But this can’t explain the phenomenon very well.

Generosity is a very very complex concept…



‘[C]hew-toys for halfwits.’

Derek Lowe is talking about conspiracies, and the fun people like Delaware State University professor Cyril Broderick have with them. Broderick

has written an article for a newspaper in Monrovia telling Liberians that the Ebola virus is a manufactured bioweapon from the pharmaceutical companies and the US Department of Defense. And he goes on to say the the WHO, Doctors Without Borders, and the CDC are all in on the plot. Isn’t that nice?

This in a region where suspicions run so high that doctors, officials, and aid workers are being killed by angry mobs already. Now Prof. Broderick has given his Liberian countrymen more reason to fear some of the people who are best equipped, of anyone on this suffering world, to actually help them.

“During the late night office hour session, he told the student he had sex with students in his office before, showing her how he would cover up the webcam and windows, according to the official student complaint.”

The techno-paranoid part of this (covering up the webcam) is postmodern; but the metanarrative hasn’t shifted in ages: Professors exchange A’s for sex and/or professors threaten F’s for no sex…

This particular case of purported sexual harassment, at the University of Delaware, seems to have been handled way quickly and quietly, with the professor (apparently nailed by his own emails – he thought to throw a cloth over the camera but not to avoid communications full of incriminating statements) scooting asap…

Yet now it’s not quiet at all on the University of Delaware campus. Now there are rallies with hundreds of students and faculty protesting what they see as the university’s lack of transparency on sexual harassment.

As the David Pitts Story Burns Out of Control…

… it’s worth asking a question often posed when a professor dangerously implodes: Why didn’t anyone who knew or worked with him say or do anything? Did someone do something? If so, why was Pitts running a high-profile program at American University up to the moment of his arrest?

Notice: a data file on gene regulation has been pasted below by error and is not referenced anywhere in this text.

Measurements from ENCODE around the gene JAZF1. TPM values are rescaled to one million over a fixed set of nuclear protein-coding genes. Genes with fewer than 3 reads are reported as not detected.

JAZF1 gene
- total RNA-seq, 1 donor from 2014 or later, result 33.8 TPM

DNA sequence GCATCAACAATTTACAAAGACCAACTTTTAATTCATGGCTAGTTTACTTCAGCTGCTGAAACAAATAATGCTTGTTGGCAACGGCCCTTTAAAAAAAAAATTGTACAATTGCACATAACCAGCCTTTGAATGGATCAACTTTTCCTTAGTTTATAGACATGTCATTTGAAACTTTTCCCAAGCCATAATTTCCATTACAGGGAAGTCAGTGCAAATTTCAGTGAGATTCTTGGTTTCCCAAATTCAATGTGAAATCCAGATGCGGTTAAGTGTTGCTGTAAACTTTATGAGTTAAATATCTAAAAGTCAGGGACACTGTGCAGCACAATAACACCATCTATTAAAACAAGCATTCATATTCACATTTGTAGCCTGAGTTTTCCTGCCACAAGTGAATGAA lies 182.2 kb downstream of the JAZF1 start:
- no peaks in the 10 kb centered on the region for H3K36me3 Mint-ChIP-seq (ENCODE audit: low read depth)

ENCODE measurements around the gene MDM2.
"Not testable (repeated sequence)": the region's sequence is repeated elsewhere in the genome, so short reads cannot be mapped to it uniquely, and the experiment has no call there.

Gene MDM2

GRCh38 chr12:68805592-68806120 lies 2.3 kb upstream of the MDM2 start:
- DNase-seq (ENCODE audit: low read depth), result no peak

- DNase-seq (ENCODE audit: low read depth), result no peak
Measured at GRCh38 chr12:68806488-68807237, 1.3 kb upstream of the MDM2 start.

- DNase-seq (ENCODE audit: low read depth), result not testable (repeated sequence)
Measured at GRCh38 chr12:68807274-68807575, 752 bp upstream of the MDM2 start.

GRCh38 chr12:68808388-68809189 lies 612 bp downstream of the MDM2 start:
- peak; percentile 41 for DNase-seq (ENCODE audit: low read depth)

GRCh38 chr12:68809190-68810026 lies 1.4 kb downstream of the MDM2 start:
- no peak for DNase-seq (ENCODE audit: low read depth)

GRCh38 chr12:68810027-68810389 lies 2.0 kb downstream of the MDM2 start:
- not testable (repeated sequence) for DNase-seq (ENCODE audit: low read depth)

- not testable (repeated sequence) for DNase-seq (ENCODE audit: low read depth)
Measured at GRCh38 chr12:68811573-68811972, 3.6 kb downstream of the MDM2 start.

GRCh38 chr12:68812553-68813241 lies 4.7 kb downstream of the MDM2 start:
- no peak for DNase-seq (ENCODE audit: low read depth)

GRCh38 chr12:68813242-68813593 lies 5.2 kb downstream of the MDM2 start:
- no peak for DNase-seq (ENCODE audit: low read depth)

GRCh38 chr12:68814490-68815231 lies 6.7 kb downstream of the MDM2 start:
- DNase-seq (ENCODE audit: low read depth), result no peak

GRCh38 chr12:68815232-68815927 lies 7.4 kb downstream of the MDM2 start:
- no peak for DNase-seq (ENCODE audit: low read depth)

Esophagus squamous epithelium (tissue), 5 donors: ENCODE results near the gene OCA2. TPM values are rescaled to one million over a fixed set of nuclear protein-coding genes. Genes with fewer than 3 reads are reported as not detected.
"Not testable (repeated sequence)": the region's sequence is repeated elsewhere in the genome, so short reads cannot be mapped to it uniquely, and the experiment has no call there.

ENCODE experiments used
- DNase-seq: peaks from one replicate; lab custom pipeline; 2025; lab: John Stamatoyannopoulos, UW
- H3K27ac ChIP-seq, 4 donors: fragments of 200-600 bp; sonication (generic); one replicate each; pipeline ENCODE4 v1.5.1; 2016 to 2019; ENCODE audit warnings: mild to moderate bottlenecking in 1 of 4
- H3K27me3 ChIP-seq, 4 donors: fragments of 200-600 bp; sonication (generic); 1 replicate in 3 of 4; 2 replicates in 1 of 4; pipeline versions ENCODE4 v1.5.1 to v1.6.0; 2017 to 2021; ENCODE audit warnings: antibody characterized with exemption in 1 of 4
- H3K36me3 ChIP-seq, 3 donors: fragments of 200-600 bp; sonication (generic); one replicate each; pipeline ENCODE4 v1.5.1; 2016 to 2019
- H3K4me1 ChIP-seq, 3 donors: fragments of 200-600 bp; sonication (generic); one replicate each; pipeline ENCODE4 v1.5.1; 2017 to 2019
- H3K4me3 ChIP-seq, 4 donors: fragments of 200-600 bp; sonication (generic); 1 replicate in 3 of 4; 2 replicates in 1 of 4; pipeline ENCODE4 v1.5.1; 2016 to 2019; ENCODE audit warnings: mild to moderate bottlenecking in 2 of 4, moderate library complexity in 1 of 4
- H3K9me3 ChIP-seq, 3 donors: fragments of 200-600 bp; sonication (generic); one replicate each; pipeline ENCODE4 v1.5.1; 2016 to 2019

As in this sad recent case at Yale, the culminating implosion in the Pitts case was indeed a culmination, and it’s hard to believe no one at AU was remotely aware that Pitts might be a danger to himself and others. (Yale had put Samuel See on unpaid leave.) As his pyromania and drug theft spree around the Washington region (he is now being investigated for the fires at the Marriott Hotel during the APSA convention, which he attended) comes to an end with his arrest, and as interviewed AU students say the obvious (they’re scared that this man was until a few days ago teaching at their school), attention inevitably turns toward American University and its policies.

It is of course possible that Pitts was able to hide from everyone on campus what looks to have been a massive drug addiction and a perilously deteriorating mental state; but assuming some people noted disturbing behavior in him, the question is: What ought they to have done? UD is fully aware that when it comes to possibly unhinged people around you – especially people in positions of authority – your response typically has everything to do with denial and with vaguely hoping that someone else will say or do something.

The most frightening recent campus case of this syndrome involved Professor Amy Bishop, the mass murderer at the University of Alabama Huntsville. Quite a few people there report having been seriously creeped out by this woman (she turned out to have another murder, plus an attempted bombing, in her past), but no one seems to have tried to have her put on leave or whatever. They did indeed deny her tenure, but she decided to kill as many colleagues as she could before leaving.


David Pitts has been busy, in the last few days, in UD‘s neighborhoods, trying to burn down buildings full of people. If suspicions are correct, he began with a hotel building housing a large number of his fellow political scientists from all over the world. He then seems to have moved to a shopping mall steps from AU’s campus. One assumes he would eventually have gotten around to torching AU itself.